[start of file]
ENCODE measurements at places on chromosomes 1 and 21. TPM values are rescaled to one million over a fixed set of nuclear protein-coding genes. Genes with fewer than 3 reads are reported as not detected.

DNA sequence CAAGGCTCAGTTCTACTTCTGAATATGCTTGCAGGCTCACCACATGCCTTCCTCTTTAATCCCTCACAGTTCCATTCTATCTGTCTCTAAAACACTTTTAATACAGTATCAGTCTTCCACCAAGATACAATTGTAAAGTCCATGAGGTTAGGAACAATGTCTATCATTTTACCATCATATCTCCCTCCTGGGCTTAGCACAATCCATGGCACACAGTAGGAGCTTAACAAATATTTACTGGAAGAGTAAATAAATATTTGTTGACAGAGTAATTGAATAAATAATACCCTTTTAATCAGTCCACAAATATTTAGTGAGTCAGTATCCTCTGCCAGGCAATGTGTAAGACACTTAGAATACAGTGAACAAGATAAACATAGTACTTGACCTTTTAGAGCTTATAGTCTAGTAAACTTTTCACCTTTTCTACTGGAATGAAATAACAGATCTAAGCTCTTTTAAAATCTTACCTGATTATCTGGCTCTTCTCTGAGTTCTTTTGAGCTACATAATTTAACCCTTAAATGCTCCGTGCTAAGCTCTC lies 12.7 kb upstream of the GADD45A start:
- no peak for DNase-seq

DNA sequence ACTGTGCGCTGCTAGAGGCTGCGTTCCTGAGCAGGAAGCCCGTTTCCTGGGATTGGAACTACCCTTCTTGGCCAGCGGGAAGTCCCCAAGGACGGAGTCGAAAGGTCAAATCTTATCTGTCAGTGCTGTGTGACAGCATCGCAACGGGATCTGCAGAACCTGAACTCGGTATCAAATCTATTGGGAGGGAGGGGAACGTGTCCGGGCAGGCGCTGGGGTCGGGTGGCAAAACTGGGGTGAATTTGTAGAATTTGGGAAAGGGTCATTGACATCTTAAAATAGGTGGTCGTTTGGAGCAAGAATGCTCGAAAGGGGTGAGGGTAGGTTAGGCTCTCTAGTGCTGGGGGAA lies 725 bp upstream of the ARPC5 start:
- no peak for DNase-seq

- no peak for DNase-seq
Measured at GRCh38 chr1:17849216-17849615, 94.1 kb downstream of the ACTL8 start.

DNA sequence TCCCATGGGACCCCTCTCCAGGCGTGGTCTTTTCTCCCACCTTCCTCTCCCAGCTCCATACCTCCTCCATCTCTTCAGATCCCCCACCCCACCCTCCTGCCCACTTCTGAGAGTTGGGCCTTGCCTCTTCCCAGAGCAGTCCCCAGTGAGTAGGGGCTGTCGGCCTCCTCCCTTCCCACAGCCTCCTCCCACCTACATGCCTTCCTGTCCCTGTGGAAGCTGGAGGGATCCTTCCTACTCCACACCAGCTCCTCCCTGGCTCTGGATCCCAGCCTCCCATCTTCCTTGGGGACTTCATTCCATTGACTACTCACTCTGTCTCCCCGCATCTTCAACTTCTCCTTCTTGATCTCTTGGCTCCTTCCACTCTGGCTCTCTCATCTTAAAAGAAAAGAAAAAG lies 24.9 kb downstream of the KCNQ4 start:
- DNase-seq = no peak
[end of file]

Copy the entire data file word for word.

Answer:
ENCODE measurements at places on chromosomes 1 and 21. TPM values are rescaled to one million over a fixed set of nuclear protein-coding genes. Genes with fewer than 3 reads are reported as not detected.

DNA sequence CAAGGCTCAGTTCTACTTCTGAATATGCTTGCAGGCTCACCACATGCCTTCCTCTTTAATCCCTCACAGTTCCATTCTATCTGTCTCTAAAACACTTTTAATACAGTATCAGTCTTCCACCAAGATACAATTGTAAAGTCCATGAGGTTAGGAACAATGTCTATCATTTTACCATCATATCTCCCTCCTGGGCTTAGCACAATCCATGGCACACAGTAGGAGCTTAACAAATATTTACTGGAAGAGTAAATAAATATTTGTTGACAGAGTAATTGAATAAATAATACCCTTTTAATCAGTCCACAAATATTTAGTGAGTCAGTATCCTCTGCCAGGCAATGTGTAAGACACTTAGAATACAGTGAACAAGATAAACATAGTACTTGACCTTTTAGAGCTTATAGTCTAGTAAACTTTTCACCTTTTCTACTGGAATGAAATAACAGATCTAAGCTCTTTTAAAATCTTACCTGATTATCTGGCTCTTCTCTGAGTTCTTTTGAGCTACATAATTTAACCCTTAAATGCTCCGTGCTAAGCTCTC lies 12.7 kb upstream of the GADD45A start:
- no peak for DNase-seq

DNA sequence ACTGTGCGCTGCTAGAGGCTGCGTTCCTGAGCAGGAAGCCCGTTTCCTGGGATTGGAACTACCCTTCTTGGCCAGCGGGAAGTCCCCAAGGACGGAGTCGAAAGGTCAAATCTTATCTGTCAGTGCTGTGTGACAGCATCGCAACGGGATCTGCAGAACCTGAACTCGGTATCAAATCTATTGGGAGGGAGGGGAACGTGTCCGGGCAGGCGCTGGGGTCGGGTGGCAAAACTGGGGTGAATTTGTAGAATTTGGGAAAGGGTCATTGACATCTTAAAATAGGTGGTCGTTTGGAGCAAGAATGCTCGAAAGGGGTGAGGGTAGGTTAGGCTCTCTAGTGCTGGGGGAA lies 725 bp upstream of the ARPC5 start:
- no peak for DNase-seq

- no peak for DNase-seq
Measured at GRCh38 chr1:17849216-17849615, 94.1 kb downstream of the ACTL8 start.

DNA sequence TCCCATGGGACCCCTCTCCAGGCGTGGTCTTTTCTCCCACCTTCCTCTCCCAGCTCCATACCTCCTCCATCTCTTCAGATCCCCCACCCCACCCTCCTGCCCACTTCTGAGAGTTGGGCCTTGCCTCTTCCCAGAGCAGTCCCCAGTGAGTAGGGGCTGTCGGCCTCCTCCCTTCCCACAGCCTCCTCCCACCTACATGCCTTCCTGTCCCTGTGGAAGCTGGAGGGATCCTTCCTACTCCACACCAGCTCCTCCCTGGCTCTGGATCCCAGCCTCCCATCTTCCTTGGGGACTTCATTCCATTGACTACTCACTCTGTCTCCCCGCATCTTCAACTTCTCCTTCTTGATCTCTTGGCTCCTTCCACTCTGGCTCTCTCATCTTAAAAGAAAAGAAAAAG lies 24.9 kb downstream of the KCNQ4 start:
- DNase-seq = no peak